BECAUSE IT'S NEWS
I also think in Dutch at times, as well as one or two other languages besides English.
So I understand "Dutchness". And "Dutchiquity".
And can empathize with "Dutchotics".
The BBC and other news sources mention a Dutchman who took flight to Changsha in Hunan to meet his on-line girlfriend, and spent ten days at the airport waiting for her. He was eventually hospitalized in desperate need of a shave, and possibly a serving of frikadel and fries with a dollop of mayonnaise on the side, OR raw herring (met uitjes).
Alexander Pieter Cirk, 41, recently flew from Holland to Hunan province in the hope of meeting his online girlfriend, a Chinese woman known only as Zhang.
He refused to leave the airport for the next 10 days, and was eventually taken to hospital suffering physical exhaustion, according to reports by Hunan TV.
[SOURCE: Dutch man waits in airport - BBC.]
Dude! You're letting the side down! We Dutch are lousy at the romantic thing!
What to you may have seemed like a lovely spontaneous gesture comes across as creepy and stalker-type to the rest of the world. You know, the "normal" people? We Netherlanders are a phlegmatic and reserved bunch, except for our generous allotment of perverts and degenerates, and such free-style single-mindedness is something we do best when building strandbeesten and painting daffodils in riotous impasto.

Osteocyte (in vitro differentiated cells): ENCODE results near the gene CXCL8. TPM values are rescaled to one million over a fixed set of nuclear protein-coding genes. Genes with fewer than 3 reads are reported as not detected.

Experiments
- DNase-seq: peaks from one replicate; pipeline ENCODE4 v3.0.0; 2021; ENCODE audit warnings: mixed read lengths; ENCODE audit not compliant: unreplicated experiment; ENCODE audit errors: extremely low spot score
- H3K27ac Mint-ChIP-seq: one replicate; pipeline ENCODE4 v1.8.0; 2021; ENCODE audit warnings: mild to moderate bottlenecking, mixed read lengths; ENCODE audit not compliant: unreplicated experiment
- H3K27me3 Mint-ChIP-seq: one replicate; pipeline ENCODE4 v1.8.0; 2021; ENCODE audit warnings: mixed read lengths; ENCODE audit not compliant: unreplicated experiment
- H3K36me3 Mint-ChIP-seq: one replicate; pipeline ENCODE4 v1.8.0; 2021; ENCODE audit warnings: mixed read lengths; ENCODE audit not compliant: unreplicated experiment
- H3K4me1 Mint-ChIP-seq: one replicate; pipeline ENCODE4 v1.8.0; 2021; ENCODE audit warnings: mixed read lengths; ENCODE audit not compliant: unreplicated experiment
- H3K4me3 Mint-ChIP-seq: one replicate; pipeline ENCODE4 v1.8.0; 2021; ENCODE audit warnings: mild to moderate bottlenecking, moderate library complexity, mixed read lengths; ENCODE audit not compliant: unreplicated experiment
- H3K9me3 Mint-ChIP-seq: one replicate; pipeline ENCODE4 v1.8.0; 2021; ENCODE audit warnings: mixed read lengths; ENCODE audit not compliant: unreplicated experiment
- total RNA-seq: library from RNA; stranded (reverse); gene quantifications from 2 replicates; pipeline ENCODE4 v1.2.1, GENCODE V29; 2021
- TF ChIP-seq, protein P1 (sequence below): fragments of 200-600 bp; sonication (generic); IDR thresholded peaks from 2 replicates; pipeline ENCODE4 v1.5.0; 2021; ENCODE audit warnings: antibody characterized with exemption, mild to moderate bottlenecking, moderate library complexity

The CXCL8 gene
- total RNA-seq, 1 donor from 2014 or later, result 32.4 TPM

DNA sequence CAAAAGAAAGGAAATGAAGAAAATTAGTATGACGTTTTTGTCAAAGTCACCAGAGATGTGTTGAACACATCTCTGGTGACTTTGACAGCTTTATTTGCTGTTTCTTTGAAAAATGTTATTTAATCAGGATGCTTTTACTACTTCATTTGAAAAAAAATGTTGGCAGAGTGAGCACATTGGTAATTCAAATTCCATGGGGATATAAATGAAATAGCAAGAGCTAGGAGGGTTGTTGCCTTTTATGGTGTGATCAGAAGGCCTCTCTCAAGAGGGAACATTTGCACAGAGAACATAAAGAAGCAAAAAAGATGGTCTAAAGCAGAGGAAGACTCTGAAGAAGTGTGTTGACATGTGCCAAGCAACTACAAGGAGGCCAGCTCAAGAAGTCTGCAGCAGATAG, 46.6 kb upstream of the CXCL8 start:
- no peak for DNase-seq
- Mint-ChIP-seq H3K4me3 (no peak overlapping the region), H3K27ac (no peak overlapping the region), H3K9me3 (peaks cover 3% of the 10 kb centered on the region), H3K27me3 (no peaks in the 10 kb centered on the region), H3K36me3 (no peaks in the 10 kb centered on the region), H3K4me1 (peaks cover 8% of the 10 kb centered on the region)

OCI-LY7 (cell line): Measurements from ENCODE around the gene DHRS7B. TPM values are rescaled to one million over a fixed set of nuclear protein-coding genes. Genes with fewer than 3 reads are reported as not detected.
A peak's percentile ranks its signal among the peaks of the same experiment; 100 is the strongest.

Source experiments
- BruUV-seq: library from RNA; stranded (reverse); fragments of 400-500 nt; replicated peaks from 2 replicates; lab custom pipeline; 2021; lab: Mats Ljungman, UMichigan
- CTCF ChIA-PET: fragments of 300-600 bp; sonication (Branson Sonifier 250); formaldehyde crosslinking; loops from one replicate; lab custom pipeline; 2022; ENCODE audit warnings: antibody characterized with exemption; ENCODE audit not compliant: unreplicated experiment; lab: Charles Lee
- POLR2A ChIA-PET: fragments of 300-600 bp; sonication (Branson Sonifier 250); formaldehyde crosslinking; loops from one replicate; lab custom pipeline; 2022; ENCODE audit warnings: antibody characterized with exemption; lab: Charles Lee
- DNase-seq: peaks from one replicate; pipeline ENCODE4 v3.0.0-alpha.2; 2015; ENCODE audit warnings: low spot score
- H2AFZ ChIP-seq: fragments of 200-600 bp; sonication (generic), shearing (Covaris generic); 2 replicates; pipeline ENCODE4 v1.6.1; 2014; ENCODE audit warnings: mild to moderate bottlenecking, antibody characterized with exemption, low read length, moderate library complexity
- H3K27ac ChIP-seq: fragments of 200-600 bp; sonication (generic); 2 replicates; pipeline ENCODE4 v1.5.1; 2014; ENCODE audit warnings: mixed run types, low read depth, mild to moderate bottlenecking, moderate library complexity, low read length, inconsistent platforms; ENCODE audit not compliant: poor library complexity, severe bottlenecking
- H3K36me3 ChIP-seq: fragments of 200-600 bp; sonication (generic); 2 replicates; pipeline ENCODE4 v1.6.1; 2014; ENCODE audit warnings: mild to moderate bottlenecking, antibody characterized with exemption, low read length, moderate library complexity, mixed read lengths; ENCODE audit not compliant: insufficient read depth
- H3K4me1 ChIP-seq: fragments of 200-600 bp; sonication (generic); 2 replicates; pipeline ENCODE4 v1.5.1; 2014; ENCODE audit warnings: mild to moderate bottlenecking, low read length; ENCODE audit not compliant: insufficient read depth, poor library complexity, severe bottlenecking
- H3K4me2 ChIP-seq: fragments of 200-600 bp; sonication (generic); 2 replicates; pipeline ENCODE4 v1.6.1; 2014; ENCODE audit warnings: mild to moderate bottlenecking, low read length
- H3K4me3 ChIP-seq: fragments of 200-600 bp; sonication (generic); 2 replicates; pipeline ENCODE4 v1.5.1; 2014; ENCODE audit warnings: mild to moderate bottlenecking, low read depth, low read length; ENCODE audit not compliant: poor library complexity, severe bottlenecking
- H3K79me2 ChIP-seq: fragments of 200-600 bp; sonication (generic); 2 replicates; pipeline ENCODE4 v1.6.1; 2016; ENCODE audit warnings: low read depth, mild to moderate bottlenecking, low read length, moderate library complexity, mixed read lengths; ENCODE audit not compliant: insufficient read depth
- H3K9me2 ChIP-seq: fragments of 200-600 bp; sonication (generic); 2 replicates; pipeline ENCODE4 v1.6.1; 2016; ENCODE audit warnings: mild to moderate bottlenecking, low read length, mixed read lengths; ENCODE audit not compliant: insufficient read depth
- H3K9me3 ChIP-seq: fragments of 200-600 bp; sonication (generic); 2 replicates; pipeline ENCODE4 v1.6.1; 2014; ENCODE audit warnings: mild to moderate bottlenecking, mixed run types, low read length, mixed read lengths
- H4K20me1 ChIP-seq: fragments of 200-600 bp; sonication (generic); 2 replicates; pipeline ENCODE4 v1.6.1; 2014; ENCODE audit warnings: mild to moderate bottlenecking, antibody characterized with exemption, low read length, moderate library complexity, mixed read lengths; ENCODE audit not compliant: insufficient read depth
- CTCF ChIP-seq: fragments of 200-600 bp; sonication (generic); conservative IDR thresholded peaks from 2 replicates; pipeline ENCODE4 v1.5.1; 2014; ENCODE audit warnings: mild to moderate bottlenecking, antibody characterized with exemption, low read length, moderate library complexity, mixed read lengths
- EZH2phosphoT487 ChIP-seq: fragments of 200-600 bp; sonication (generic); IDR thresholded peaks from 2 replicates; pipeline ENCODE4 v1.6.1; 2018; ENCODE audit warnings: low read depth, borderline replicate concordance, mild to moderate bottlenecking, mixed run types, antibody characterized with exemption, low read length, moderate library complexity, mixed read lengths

You know, calmly private obsessive neuroses.
Flying to Changsha is the equivalent of slicing off your ear to give to someone. The left ear.
Entirely aside from which, internet romance is ridiculous, and something best suited to desperate crazy people.
Love must start with a real-world meeting, and continue from there with visits to coffee shops, eateries, parks, and museums, as well as long walks, or periods of contemplation. It need not be calm, controlled, and predictable; it may in fact be wild and adventurous.
But loony behaviour and anarchy are to be avoided.
Flowers, candy, and joyousness, could and should crop up.
Along with restrained spontaneity.
What he should have done, by the second or third day, when it became apparent that Miss Zhang would not show up, was depart from the airport, found lodgings, and visited the city. There are museums there detailing the rich history and glorious past when the Chu state was one third of China, and reading about the Warring States period (戰國時 'jin gwok si') is boundlessly fascinating.
They have good food there too, and while it likely cannot be as good as Cantonese Cuisine (粤菜 'yuet choi'), a culinarily inclined Dutchman should easily discover new and exciting eating opportunities, all the way from Yuelu (嶽麓 'ngok luk'; "summit foothills") in the East to Liuyang (瀏陽 'lau yeung'; "bright sunlight") at the western extreme.
He could have visited the West Lake Pavilion (西湖樓 'sai wu lau') and dined with five thousand other people. It features both Hunanese food (湘菜 'seung choi') as well as fine Cantonese dining.
The Window Of The World park (長沙世界之窗 'jeung saa sai gaai ji cheung') might also be fun. It's kind of like Madurodam, but built large.
Undoubtedly great photo ops!
Eat, drink, take pictures, read, and buy trinkets.
Absorb some of the local culture.
Talk to people.
Enjoy your stay.
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